Despite beginning my journey down the self-development path in 2004, I didn’t know what the destination would look like. In fact, I really struggled to picture my future.
As a young adult, I had no career calling to me, and thus looking at job adverts was like looking over a menu where all of the food includes something I “don’t mind” and nothing I truly love. Nothing jumped out at me and I couldn’t make a choice.
The Map and Compass
It’s clear to me that without a direction, without any idea of where we want to be, we can be lost. Without a destination, we can’t access or even create a map.
So, I began to pick out future events I’d like to happen. I pictured me-in-five-years, and she had a house and was writing her novel. I couldn’t tell if the novels were her full or part-time work, but they existed in the future. It was a tiny sign to step towards.
Through knowing my novels were important enough to still be in my life in five years time, I learned the importance of devoting time to writing “in the now”. If I had stopped writing completely back in university, I wouldn’t be that “me-in-five-years” who is a writer. And I knew I want to be that future writer.
Our imagination is a wonderful tool in the journey of development. You can redefine your future by acting in certain ways now. And the best part is: no one can read your mind. So you can redefine life as it happens to you, too.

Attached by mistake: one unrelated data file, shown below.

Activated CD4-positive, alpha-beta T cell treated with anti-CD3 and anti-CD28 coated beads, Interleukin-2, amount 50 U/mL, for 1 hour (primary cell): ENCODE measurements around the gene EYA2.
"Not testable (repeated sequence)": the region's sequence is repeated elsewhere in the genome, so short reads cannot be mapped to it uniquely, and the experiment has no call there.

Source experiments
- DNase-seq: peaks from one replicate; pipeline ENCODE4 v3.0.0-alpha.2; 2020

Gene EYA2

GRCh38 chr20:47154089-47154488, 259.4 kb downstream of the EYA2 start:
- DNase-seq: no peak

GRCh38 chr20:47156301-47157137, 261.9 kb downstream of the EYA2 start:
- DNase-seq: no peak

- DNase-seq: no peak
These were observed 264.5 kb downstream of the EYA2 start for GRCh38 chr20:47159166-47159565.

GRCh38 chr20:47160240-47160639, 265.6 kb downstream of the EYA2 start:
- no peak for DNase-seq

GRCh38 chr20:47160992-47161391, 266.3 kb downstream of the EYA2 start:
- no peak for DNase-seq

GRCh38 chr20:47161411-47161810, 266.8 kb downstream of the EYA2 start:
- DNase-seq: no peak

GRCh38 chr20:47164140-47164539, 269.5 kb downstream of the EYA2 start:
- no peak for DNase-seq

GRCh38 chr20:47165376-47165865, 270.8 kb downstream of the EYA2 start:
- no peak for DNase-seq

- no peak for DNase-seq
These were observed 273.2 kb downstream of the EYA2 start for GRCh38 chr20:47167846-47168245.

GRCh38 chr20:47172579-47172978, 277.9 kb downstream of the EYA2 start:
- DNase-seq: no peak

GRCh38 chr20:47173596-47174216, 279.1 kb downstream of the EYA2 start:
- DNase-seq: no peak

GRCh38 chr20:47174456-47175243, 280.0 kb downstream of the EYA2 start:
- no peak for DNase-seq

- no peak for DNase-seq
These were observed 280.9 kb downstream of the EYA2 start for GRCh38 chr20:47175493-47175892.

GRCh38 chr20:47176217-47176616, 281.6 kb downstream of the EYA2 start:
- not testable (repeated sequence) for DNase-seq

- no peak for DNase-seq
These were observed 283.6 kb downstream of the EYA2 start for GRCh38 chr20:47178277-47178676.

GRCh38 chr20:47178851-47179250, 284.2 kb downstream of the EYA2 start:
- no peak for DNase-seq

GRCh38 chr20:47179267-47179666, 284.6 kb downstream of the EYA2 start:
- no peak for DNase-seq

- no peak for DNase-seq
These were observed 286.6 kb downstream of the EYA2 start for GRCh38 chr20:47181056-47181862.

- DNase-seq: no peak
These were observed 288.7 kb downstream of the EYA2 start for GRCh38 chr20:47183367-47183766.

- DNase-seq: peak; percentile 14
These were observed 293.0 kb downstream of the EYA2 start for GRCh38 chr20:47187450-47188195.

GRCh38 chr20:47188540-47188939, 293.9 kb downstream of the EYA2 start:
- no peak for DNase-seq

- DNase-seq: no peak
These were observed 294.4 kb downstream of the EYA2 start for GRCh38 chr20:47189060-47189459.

Imaginary Panic Weasels, Redefined
Ellie Di has written before about anxiety and worries as “the panic weasels”.
She once defined panic as: “a dozen weasels. Now put them in a dog crate. Now give them PopRocks and Coke, shake vigorously, and open the door. That’s what happens to my brain, my heart, and frankly, my whole day when overwhelm and stress meet in a shower of shit I just can’t handle.”
When I first read this idea, I found it charming. A way to re-define our mental state, a way to shift our perception.
But nowadays, when I experience panic or worry, being able to shift those thoughts into a mental image gives me a little control over my mental situation.
Enter the Ferrets
Thinking of a crate of weasels running around the safe space in my head, I get to work on my imagination. I sprinkle them with water until they hide in a corner. I put up cardboard barricades which led from the wall to the patio doors. I sent my ferrets after them. When they left, I tried to shut the doors, and when they tried to get back in, my imaginary cats guards the door.
I had no idea I had inner kitten and ferret guardians until Ellie gave me the tool to frame my anxiety as a weasel. But the imagery really works for me.
Think it’s a bit weird? I guess it is. But you’ve got nothing to lose by trying it. You can cultivate some lizard guardians if you’d prefer.
It’s Not Exactly Science…
But there is evidence that our brains can’t tell ‘reality’ from imagination.
When we watch a scary movie, we experience real fear.
When you imagine running into that person you like, you feel the butterflies in your stomach.
And when you see the panic as weasels, you can pick them up by their tails and chuck them out, or you can visualise ferrets chasing them away for you.
The calm that follows? It’s the brain’s way of saying “phew!” because the anxiety is gone from conscious thought.
And it’s in your control.
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